John Deere is expanding its construction equipment line-up to 18 countries, including Zimbabwe, where Deere-branded construction products were previously not available.
The company already supplies farm equipment to Zimbabwe, and in 2019 tied up a US$51 million supply deal in the country. But this would be the first time that John Deere supplies construction equipment into the Zimbabwean market.
“This expansion provides an opportunity for us to increase our global footprint in the construction industry, as we build upon our existing presence in Africa and deliver our product portfolio under the John Deere brand for the first time to these key markets,” Jaco Beyers, managing director for John Deere Africa Middle East.
John Deere’s range includes backhoe loaders, excavators, wheel loaders, motor graders, and crawler dozers. These will be sold and supported by John Deere dealers in the targeted African countries, which apart from Zimbabwe also include South Africa, Botswana, Namibia, Zambia, Mozambique, Angola, Malawi, Tanzania, Rwanda, and others.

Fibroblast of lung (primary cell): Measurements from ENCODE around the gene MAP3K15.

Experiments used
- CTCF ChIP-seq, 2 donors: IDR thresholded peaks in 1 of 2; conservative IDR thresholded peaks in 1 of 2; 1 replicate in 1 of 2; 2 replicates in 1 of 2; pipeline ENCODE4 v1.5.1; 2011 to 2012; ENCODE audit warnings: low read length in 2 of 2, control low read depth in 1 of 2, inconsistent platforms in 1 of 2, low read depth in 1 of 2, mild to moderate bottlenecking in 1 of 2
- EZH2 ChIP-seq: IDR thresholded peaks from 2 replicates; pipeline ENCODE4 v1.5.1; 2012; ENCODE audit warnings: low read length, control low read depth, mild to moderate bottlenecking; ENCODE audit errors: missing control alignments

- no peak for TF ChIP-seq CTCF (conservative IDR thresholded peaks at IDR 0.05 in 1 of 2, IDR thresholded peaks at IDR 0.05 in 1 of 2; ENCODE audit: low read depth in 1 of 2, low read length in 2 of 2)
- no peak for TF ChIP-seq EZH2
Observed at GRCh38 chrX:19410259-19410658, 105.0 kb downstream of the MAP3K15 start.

“We have a deep-rooted presence in Africa in the agriculture market, and we know construction customers in these markets are eager for access to the John Deere brand and its many advantages”, said Griffiths Makgate, sales manager, John Deere Construction & Forestry, John Deere Africa Middle East. “By providing access to our high-quality equipment, outstanding dealer network and parts availability, and productivity enhancing technology solutions, we can help operators in Africa increase productivity and boost their bottom lines on a daily basis.”
Among existing large construction equipment brands in Zimbabwe are Catapillar, which is distributed by Barzem, a unit of ZSE-listed Zimplow.
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Zimbabwean construction companies are looking to take advantage of government’s increased infrastructure spending. A total of ZWL$139.8 billion will be spent on the 2021 infrastructure investment programme, which includes roads, dams, housing and public buildings.
Firms such as Masimba, PPC and Lafarge reported strong earnings in the last half of 2020, benefiting mostly from government projects, mining developments and private housing.
Zimbabwe is well behind regional peers on infrastructure. The AfDB estimates that the country needs US$34 billion to close its infrastructure gap, funding that Zimbabwe cannot raise due to international isolation and the country’s failure to pay its debts.